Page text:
Nafees AA, De Matteis S, Kadir MM, et al., 2019, MultiTex RCT - a multifaceted intervention package for protection against cotton dust exposure among textile workers - a cluster randomized controlled trial in Pakistan: study protocol, Trials, Vol: 20, ISSN: 1745-6215
BACKGROUND: In the Pakistani textile industry the prevalence of workplace respiratory illnesses, including byssinosis, is high. The MultiTex RCT study aims to determine the effectiveness of a multifaceted intervention package in reducing dust levels in cotton mills, decreasing the frequency of respiratory symptoms among cotton textile workers, and improving their lung function. METHODS/DESIGN: We will conduct a cluster-randomized controlled trial at 28 textile mills in Karachi. The intervention will comprise: training in occupational health for all workers and managers reinforced by regular refresher sessions; the formation of workplace committees to draw up, agree and promote a health and safety plan that includes wet mopping, safe disposal of cotton dust, and the use of simple face-masks, as well as further publicity about the risks from cotton dust; and provision of adequate supplies of face-masks to support the health and safety plan. Participating mills will be randomized to intervention and control arms following a baseline survey. The impact of the intervention will be determined through follow-up surveys conducted at 3, 12 and 18 months. Data collection in the surveys will include spirometry, questionnaire-based interviews and cotton-dust measurements. DISCUSSION: If successful, the study may pave the way for simple, low-cost interventions that can help reduce cotton-dust levels in textile mills, and improve the respiratory health of textile workers in developing countries such as Pakistan. TRIAL REGISTRATION: ClinicalTrials.gov, ID: NCT03738202. Registered on 12 November 2018.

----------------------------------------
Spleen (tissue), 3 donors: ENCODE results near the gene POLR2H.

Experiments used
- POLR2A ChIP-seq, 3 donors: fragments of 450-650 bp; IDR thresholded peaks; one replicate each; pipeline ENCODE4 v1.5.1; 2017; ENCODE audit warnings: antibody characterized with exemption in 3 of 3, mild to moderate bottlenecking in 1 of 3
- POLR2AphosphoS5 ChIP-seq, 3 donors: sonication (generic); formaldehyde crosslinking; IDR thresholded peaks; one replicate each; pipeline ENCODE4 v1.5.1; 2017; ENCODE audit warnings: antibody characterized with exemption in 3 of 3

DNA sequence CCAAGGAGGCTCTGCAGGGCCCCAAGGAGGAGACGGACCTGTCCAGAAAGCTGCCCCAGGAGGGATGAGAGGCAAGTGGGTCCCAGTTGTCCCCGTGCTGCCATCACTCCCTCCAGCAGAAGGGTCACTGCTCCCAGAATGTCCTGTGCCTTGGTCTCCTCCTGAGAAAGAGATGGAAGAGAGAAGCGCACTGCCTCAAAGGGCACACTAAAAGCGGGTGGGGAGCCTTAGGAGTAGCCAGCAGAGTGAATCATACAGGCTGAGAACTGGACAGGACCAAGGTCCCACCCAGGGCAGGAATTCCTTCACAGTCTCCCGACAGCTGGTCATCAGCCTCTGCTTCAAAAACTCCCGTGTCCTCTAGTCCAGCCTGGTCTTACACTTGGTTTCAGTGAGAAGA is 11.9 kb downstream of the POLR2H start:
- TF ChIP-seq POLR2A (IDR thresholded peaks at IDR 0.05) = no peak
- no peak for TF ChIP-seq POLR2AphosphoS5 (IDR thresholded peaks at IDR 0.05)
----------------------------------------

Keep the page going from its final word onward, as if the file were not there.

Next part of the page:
Nafees AA, Matteis SD, Kadir MM, et al., 2019, MultiTex RCT – a multifaceted intervention package for protection against cotton dust exposure among textile workers – a cluster randomized controlled trial in Pakistan: study protocol
<jats:title>Abstract</jats:title> <jats:p>Background In the Pakistani textile industry the prevalence of workplace respiratory illnesses, including byssinosis, is high. This study aims to determine the effectiveness of a multifaceted intervention package in reducing dust levels in cotton mills, decreasing the frequency of respiratory symptoms among cotton textile workers, and improving their lung function. Methods/design We will conduct a cluster-randomized controlled trial at 28 textile mills in Karachi. The intervention will comprise: training in occupational health for all workers and managers backed by regular refresher sessions; the formation of workplace committees to draw up, agree and promote a health and safety plan that includes wet mopping, safe disposal of cotton dust, and the use of simple face masks, as well as further publicity about the risks from cotton dust; and provision of adequate supplies of face masks to support the health and safety plan. Participating mills will be randomized to intervention and control arms following a baseline survey. The impact of the intervention will be determined through follow-up surveys conducted at 3, 12 and 18 months. Data collection in the surveys will include spirometry, questionnaire-based interviews and cotton dust measurements. Discussion If successful, the study may pave the way for simple, low-cost interventions that can help reduce cotton dust levels in textile mills, and improve the respiratory health of textile workers in developing countries such as Pakistan.</jats:p>